If you're responsible for providing unpaid care to a family member, partner or friend, you may be able to get extra support during your studies.

This content is provided in partnership with Carers Trust.

Who is a carer?

A carer is anyone who gives unpaid care to a family member, partner or friend who could not cope without their support. This may be due to a long-term illness, disability, a mental health condition, or an addiction.

A caring responsibility may be short term — such as supporting someone with their recovery following an accident, or long term — such as helping someone with a long-term illness.

Caring responsibilities might include physical care (e.g. helping someone out of bed), personal care​ (e.g. helping someone wash), emotional support, ​collecting prescriptions and helping to give medicine​, and providing emergency care. For young adult carers, this might also involve practical household tasks (e.g. cooking and cleaning), managing the family budget, and looking after siblings.

There are many different types of caring responsibilities – and many different types of carer. Here are some examples:

  • A 17 year old supporting his mother who has depression and anxiety.
  • A19 year old supporting her partner with an alcohol problem.
  • A 24 year old caring for his father who has heart problems and mobility issues.
  • A 42 year old looking after their autistic child.

Some students with caring responsibilities might think it's not worth telling the university or college about their circumstances, perhaps because they think it's a temporary situation, or because they don’t think it ‘counts’. However, all carers deal with their responsibilities alongside their education differently, and you may still find some occasional support helpful, especially if your circumstances change. It’s important to make sure it's help is ready if or when you need it.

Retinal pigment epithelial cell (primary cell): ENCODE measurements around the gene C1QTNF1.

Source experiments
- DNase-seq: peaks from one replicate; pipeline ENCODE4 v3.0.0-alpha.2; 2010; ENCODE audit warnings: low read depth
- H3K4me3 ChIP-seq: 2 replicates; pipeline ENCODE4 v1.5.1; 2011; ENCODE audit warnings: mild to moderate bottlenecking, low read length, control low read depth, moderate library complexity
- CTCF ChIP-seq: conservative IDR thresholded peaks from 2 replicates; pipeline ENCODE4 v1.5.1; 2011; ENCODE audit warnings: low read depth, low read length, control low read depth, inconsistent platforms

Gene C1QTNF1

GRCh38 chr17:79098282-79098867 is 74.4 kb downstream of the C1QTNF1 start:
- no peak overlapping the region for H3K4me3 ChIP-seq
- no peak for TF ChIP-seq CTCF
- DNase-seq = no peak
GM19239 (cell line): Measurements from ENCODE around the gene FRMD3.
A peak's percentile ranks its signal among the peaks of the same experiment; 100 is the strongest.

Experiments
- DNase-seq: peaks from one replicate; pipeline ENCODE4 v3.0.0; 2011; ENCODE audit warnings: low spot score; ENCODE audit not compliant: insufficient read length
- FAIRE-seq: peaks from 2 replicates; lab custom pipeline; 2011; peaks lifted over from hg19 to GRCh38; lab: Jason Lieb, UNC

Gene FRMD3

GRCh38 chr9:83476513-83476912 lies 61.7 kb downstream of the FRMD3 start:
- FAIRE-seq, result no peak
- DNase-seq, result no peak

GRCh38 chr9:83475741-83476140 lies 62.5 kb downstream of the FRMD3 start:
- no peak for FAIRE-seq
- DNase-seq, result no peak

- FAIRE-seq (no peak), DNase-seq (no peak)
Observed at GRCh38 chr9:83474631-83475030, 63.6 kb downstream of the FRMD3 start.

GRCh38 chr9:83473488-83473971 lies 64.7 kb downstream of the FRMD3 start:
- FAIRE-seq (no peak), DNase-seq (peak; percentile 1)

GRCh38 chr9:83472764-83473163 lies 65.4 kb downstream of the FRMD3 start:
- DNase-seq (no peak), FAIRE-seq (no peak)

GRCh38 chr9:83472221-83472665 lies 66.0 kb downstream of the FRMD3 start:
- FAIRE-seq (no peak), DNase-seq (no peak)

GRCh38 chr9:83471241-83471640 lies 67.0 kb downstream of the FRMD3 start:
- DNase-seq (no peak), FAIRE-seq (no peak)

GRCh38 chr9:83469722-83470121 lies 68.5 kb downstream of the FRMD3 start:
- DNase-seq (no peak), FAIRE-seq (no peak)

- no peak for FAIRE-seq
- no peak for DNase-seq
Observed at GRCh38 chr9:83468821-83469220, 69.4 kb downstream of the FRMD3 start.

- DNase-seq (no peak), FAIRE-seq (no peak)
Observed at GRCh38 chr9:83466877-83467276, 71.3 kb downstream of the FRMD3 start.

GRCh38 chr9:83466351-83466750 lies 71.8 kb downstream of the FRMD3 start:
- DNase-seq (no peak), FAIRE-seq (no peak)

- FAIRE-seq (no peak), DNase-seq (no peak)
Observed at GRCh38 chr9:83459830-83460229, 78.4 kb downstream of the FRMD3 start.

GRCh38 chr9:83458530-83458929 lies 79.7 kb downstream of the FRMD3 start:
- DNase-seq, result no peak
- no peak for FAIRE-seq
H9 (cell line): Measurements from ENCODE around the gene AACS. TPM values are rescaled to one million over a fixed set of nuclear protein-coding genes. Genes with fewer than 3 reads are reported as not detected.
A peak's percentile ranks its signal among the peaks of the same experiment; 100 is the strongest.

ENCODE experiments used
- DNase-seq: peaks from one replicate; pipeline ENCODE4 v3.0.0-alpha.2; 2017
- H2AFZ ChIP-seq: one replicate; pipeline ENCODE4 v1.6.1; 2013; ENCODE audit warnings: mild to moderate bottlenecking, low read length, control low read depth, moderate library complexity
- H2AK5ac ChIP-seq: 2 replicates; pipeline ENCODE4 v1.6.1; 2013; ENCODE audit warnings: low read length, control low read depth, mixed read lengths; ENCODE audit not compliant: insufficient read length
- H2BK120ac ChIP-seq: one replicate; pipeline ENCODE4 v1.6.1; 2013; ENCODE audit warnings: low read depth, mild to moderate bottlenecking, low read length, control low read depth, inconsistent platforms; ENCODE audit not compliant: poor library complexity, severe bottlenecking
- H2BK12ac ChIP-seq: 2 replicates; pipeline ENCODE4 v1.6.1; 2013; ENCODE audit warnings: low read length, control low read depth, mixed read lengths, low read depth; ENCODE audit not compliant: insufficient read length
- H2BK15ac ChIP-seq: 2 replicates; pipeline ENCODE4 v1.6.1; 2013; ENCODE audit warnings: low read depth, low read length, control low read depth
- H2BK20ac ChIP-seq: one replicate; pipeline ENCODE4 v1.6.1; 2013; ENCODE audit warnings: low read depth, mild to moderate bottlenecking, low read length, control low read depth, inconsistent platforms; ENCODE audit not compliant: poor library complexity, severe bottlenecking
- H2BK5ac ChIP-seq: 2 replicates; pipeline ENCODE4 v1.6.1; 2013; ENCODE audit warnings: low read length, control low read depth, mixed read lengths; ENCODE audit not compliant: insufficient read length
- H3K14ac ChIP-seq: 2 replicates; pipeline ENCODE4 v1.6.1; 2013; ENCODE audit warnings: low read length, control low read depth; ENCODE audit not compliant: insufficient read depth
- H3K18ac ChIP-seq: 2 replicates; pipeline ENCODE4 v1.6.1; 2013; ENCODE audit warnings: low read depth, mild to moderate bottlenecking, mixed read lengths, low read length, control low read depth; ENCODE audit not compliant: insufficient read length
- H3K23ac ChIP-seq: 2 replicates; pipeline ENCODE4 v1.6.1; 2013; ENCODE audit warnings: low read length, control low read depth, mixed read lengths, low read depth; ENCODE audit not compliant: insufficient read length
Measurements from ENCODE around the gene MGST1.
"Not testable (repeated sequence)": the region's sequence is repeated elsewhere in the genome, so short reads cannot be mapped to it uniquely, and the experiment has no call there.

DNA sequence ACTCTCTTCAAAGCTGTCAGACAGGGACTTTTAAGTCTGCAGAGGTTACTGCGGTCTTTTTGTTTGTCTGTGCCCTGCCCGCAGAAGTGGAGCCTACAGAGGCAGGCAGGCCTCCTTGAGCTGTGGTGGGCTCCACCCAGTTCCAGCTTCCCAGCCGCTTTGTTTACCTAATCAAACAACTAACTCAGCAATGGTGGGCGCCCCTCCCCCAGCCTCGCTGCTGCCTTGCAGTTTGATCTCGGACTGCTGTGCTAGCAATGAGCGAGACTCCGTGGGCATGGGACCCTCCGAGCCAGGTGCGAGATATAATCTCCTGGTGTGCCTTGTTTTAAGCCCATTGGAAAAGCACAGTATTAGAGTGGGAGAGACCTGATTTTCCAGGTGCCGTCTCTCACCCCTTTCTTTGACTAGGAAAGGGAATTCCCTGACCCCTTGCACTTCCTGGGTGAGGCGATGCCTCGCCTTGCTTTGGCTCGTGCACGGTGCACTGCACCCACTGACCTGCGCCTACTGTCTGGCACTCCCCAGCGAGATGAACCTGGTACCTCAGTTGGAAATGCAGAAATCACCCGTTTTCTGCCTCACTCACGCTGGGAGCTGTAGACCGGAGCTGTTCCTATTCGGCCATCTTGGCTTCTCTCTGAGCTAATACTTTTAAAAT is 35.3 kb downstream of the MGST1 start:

Young carers share their experiences

We spoke to some inspirational young carers who shared their advice, their challenges, and their insights into higher education and apprenticeships for those with caring responsibilities.

More information and support for young adult carers

These are just some of the many organisations which can help you:

Approx. 375,000
young adult carers in the UK
If you're 16-25 and have a caring responsibility, you're considered a ‘young adult carer’. You will all be facing different challenges and responsibilities.

What support is available to carers in higher education?

If you're responsible for providing unpaid care to a family member, partner or friend, you may be able to get extra support during your studies. This could include:

  • financial help, such as a bursary
  • support with managing your workload and deadlines
  • help with your own health and wellbeing

There’s a variety of help available for students with caring responsibilities, so it’s a good idea to do your research before you apply. We recommend you contact your university as early as possible to discuss your circumstances and any support needs you may have, however small or major they may seem. This will help you make a smooth transition to university and succeed in your ongoing studies.

Some carers think their caring role will prevent them from going to university, even if higher education would help them meet their aspirations in education and work. This might be because of financial reasons, concerns about balancing studying with a caring role, or worrying about who would provide care in their absence if they wanted to move away.